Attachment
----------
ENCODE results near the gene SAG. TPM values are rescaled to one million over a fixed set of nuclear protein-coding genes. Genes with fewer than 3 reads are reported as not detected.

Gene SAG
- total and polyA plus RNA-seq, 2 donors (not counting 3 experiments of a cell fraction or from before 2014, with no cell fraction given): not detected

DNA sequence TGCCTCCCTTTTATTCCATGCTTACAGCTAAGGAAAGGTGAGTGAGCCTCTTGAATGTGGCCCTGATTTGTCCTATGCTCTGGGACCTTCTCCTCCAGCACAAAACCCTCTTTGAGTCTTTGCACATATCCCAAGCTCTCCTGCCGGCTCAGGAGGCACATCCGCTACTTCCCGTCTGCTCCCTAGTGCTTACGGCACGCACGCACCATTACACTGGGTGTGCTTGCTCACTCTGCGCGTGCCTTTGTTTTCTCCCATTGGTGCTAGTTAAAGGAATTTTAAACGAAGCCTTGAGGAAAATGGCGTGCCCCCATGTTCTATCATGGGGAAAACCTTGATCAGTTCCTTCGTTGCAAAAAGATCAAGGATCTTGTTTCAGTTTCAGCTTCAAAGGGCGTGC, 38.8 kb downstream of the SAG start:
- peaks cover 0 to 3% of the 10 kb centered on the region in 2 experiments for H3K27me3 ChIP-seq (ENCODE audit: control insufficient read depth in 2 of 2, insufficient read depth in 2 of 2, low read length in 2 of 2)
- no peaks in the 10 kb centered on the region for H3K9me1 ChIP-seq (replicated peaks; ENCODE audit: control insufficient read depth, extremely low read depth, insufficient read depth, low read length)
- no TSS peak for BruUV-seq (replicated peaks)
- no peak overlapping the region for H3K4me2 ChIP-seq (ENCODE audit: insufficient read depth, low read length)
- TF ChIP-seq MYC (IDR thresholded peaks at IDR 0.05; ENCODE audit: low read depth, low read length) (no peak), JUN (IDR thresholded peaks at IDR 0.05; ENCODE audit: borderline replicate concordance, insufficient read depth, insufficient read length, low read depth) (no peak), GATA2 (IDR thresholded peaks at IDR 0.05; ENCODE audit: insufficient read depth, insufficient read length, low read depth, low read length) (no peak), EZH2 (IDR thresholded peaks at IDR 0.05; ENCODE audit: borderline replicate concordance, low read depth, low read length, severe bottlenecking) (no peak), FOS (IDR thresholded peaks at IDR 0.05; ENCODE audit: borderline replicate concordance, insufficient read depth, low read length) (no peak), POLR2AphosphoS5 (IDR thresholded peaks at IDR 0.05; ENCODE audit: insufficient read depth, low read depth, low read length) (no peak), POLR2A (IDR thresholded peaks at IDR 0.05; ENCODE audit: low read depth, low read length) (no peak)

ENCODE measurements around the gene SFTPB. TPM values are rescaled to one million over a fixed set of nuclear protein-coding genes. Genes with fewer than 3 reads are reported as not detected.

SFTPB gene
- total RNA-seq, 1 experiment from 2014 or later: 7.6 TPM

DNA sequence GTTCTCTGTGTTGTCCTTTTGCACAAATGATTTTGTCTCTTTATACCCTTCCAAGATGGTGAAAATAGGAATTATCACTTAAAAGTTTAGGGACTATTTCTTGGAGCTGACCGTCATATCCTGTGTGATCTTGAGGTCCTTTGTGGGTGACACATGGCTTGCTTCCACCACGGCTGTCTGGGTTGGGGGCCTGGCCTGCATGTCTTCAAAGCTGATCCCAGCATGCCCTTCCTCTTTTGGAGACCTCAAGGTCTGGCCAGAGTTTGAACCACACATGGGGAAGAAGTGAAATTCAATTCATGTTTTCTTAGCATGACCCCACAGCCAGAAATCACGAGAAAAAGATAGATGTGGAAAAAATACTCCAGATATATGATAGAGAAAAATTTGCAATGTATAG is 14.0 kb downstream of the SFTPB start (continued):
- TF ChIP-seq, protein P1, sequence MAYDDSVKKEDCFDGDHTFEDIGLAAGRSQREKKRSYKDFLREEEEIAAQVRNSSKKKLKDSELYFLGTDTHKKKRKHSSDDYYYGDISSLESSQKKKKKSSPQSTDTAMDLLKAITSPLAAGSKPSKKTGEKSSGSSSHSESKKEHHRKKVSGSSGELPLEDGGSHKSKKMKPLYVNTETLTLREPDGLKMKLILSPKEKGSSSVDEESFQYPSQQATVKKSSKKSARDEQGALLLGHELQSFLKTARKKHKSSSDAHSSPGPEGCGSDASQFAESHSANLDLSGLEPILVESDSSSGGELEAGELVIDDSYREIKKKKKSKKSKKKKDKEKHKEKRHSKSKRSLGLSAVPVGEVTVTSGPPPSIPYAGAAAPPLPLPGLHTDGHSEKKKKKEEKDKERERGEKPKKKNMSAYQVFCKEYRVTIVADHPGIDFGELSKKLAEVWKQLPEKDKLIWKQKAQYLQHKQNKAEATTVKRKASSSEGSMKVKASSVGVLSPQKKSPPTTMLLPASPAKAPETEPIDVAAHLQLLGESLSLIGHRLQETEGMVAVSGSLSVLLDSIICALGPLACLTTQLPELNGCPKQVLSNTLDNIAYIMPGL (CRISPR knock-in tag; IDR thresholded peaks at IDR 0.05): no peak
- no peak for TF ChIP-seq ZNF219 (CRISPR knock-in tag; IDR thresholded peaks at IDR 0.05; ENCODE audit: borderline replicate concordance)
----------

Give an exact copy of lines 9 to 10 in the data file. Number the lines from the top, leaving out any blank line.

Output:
- TF ChIP-seq MYC (IDR thresholded peaks at IDR 0.05; ENCODE audit: low read depth, low read length) (no peak), JUN (IDR thresholded peaks at IDR 0.05; ENCODE audit: borderline replicate concordance, insufficient read depth, insufficient read length, low read depth) (no peak), GATA2 (IDR thresholded peaks at IDR 0.05; ENCODE audit: insufficient read depth, insufficient read length, low read depth, low read length) (no peak), EZH2 (IDR thresholded peaks at IDR 0.05; ENCODE audit: borderline replicate concordance, low read depth, low read length, severe bottlenecking) (no peak), FOS (IDR thresholded peaks at IDR 0.05; ENCODE audit: borderline replicate concordance, insufficient read depth, low read length) (no peak), POLR2AphosphoS5 (IDR thresholded peaks at IDR 0.05; ENCODE audit: insufficient read depth, low read depth, low read length) (no peak), POLR2A (IDR thresholded peaks at IDR 0.05; ENCODE audit: low read depth, low read length) (no peak)

ENCODE measurements around the gene SFTPB. TPM values are rescaled to one million over a fixed set of nuclear protein-coding genes. Genes with fewer than 3 reads are reported as not detected.